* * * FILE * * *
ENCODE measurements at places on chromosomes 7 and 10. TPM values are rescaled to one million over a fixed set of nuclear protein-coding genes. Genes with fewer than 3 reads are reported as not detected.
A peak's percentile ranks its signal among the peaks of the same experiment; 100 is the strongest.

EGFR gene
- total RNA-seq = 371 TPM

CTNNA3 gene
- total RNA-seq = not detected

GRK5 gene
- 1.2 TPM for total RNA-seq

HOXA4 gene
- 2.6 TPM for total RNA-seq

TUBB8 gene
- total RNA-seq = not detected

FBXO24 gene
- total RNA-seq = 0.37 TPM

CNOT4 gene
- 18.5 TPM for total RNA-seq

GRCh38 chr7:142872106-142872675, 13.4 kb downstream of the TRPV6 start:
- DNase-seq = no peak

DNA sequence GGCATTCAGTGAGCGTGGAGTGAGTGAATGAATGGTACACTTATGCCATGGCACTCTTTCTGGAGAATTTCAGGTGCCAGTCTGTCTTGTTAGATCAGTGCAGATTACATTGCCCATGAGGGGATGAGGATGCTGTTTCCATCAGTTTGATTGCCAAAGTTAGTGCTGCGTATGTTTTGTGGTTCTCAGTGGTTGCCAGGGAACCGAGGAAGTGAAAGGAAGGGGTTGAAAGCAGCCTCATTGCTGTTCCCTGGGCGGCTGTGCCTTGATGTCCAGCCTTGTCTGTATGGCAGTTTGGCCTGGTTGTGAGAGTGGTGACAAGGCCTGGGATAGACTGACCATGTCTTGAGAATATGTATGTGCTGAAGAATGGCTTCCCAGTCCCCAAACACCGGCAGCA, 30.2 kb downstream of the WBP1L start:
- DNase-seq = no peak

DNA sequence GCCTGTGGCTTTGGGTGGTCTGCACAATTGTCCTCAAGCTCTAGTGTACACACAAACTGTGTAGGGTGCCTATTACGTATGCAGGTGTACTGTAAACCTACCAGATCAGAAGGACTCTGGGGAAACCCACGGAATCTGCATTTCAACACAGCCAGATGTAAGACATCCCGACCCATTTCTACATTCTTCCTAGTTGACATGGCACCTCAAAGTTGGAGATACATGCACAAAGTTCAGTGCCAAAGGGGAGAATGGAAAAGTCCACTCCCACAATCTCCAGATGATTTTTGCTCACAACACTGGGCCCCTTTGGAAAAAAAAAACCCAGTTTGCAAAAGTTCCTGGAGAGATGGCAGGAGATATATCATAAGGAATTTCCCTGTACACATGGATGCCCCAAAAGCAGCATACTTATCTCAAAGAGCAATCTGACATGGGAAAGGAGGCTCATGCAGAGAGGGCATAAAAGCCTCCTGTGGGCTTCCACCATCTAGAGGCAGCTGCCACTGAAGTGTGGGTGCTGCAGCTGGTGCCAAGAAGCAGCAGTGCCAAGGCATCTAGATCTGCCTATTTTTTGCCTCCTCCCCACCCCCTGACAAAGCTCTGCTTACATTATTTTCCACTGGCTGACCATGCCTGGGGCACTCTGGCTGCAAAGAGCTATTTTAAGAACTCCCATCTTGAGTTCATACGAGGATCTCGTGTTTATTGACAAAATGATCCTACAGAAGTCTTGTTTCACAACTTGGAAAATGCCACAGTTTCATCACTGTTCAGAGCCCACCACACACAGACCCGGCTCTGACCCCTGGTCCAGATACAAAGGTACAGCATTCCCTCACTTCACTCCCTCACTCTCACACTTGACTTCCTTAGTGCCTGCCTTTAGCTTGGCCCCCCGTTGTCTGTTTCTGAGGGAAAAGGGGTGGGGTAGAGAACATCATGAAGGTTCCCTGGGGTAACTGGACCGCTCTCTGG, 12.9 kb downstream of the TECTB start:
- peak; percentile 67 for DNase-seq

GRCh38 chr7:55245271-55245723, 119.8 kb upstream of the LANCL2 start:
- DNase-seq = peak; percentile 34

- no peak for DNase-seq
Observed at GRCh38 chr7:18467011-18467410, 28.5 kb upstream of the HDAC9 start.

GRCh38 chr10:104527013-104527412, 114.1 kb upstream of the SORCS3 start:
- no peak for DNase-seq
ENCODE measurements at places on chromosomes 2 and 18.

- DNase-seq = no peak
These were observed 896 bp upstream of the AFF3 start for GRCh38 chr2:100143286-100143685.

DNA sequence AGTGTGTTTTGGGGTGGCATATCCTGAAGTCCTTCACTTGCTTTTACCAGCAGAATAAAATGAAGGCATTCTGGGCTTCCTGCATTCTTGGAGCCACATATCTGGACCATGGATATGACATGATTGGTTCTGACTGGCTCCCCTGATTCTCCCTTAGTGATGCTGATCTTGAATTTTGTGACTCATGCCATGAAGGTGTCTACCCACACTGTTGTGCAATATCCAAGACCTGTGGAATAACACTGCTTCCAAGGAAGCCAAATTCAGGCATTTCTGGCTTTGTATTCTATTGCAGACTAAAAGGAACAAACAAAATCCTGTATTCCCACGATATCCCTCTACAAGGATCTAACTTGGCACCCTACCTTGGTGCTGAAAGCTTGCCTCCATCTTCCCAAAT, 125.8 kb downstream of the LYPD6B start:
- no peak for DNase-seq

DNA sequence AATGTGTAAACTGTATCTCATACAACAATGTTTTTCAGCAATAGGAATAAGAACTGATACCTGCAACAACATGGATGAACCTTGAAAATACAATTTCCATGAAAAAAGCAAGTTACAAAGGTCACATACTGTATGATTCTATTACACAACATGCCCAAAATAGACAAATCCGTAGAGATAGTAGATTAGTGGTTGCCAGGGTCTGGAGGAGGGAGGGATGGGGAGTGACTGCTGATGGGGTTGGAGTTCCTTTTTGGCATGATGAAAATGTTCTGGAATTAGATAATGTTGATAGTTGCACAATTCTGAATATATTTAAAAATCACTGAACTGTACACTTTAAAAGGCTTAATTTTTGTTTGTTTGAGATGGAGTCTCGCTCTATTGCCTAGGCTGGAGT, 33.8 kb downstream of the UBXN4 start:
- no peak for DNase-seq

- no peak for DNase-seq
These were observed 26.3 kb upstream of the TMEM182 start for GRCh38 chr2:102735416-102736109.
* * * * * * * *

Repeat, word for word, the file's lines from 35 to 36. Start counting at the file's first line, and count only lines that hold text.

- no peak for DNase-seq

- no peak for DNase-seq